In these other propulsion systems, the development of specialized propellers with complex shapes, reduced diameters and wetted surfaces has helped mitigate the losses associated with friction and enabled relatively high propulsive speeds. A normal submerged propeller will reach the point where it is simply unable to be rotated at a higher speed without “skidding” (loss of propulsive thrust) which can incur significant blade damage. This is a very limiting and potentially destructive effect called cavitation. There are propellers that have been designed called super-cavitation propellers. These propellers are specially shaped so that the cavitation forms over the low pressure side of the blade thus reducing the wetted surface and friction. Special designs cause the collapse of the bubbles to occur once the propeller has passed by, thus avoiding material damage to the blades. Surface piercing propellers are also able to defeat the damage by momentarily equalizing the pressure and reducing the wetted surface area. At speed, these propellers rotate partially out of the water. However in the critical low speed range the shape of blade required to achieve these feats, reduces the propulsive efficiency for both super-cavitating and surface piercing propellers.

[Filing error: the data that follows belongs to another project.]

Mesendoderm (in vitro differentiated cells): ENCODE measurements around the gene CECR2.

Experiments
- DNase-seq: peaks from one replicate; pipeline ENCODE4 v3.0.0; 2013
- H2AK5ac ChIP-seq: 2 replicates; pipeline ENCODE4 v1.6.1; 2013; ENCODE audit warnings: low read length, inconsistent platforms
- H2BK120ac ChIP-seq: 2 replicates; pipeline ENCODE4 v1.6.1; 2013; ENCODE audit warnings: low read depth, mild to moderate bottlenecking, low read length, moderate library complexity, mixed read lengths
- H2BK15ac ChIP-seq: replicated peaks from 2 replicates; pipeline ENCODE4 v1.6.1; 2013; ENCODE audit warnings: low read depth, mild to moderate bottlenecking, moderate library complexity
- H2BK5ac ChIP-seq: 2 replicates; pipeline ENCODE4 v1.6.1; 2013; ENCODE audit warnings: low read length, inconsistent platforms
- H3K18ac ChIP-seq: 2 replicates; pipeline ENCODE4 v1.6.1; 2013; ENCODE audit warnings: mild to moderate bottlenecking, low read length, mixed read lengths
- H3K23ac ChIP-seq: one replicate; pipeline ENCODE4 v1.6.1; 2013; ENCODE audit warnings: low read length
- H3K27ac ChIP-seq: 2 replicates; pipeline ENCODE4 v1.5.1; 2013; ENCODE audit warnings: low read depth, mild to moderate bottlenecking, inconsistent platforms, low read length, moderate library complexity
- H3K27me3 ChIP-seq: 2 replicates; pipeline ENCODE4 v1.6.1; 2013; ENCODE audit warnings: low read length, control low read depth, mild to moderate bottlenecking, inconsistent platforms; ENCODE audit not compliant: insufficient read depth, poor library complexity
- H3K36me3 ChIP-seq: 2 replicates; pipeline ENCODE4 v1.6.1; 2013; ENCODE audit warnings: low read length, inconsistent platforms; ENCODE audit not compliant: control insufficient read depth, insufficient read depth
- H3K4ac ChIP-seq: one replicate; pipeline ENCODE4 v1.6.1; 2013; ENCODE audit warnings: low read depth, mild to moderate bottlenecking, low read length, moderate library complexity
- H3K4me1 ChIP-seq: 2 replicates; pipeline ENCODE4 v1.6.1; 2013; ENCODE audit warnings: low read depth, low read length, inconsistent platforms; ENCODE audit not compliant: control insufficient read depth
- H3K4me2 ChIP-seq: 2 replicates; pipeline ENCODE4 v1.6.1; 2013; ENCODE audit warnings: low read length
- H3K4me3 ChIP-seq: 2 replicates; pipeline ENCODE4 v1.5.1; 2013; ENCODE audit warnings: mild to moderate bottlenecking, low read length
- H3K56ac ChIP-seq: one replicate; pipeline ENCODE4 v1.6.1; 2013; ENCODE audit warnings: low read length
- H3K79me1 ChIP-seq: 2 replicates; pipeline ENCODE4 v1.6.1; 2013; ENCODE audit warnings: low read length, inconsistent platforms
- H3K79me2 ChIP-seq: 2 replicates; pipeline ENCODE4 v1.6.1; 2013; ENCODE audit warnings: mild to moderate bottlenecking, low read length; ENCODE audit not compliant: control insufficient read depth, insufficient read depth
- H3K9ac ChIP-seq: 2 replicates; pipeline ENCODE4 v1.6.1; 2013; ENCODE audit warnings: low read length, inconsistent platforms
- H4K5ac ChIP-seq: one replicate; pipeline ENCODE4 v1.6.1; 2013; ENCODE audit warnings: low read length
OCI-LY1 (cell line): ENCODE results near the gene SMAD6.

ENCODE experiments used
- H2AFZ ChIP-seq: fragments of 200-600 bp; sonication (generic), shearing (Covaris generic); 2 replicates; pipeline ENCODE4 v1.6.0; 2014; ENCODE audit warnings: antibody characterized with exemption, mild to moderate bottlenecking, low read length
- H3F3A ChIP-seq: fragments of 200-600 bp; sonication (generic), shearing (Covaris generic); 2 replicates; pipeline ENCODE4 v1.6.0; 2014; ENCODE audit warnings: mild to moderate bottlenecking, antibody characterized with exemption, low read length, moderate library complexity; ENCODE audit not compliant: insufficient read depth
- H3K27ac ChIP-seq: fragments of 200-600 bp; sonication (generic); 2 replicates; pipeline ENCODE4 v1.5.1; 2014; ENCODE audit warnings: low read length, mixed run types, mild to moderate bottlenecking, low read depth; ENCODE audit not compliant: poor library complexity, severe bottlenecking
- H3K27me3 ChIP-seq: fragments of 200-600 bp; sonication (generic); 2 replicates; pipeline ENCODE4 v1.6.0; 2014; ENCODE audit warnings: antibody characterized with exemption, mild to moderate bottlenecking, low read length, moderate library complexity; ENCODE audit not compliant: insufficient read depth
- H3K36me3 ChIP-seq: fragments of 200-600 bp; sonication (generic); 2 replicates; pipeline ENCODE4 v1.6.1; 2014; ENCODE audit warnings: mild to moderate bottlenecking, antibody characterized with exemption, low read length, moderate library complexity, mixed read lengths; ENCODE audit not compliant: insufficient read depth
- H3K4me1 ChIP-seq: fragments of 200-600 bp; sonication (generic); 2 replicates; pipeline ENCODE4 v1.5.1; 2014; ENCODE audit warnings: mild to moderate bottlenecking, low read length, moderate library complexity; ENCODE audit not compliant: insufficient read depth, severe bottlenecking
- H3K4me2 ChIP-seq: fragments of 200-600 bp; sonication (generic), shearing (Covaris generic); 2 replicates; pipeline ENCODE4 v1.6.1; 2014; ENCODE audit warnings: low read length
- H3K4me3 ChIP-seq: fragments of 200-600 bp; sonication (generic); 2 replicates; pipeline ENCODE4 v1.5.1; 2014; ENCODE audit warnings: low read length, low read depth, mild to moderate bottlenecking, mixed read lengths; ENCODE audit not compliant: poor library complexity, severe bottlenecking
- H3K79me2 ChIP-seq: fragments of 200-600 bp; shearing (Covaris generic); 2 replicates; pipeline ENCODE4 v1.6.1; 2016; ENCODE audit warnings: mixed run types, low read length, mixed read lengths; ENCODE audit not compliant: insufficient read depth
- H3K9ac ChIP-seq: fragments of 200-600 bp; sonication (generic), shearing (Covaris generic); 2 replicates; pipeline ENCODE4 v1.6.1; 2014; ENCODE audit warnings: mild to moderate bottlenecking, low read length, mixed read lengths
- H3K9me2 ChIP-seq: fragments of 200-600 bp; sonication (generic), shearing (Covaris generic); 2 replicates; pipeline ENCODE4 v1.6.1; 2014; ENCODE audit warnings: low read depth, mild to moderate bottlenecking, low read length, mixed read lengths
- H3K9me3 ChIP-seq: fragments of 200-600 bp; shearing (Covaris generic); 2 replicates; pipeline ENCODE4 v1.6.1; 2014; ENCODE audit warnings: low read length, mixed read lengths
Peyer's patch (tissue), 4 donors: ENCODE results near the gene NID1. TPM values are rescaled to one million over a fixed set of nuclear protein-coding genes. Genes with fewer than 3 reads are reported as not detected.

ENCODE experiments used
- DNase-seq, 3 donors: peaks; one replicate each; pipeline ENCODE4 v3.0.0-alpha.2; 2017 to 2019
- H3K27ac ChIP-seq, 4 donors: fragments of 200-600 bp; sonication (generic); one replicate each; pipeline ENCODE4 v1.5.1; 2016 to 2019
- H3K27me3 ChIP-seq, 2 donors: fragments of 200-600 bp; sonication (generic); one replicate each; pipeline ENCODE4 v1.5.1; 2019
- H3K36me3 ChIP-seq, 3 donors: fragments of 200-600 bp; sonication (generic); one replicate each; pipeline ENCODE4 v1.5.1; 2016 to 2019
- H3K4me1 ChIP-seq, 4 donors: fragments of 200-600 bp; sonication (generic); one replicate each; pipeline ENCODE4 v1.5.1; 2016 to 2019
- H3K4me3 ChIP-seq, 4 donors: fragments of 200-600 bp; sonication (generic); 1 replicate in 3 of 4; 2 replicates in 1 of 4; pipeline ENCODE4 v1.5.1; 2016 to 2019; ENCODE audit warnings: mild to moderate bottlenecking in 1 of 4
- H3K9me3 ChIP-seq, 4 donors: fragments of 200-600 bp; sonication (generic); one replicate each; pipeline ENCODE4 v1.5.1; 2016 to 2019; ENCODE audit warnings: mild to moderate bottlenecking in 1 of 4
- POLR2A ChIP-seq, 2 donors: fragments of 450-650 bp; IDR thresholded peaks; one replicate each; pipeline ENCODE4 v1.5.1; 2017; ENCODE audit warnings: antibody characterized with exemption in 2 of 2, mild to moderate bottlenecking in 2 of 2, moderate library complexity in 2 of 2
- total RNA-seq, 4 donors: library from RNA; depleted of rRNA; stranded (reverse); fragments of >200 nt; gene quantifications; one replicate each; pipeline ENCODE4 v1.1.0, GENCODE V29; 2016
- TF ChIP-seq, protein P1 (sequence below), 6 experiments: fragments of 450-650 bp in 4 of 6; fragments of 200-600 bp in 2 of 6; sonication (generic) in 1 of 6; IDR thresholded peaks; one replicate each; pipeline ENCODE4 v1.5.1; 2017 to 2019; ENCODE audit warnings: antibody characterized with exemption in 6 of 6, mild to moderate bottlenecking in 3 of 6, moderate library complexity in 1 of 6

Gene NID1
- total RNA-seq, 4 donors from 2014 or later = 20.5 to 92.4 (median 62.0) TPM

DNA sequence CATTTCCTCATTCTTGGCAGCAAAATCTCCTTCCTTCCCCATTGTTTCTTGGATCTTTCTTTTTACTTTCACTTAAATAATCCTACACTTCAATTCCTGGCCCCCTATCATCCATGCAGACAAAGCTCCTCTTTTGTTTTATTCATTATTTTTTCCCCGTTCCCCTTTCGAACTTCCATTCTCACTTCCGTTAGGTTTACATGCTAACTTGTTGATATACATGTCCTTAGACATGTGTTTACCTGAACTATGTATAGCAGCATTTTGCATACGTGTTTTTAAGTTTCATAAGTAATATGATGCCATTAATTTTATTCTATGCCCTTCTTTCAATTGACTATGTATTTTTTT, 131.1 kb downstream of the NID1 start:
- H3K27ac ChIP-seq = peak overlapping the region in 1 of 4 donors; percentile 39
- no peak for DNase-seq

Within the water-jet range of units specifically, one variety called a “mixed-flow pump” is utilized to achieve greater top speeds, as these are able to produce very high head-pressure. The cost for high speeds however, is poor low-speed propulsive efficiency.


Attempts to reduce the effects of friction, started with the obvious, such as streamlined shapes and smooth surfaces. The less obvious solutions included constructing large bulges on the nose of displacement vessels. Recently swim suits developed to reduce friction have been banned from competition because of the competitive advantage they apparently gave. Unfortunately once each small advance is optimised and the velocity gains realised, the frictional losses resume their cubic rate of climb and the only way to push the envelope further is to pour in more energy. Once again, modest increases in velocity come at a ridiculous increase in energy input. Other issues, such as cavitation damage also start to impact the equation, as well as loss of low speed propulsive efficiency. In this sense it could be claimed that these measures are mitigating the effects of friction but not confronting the issue.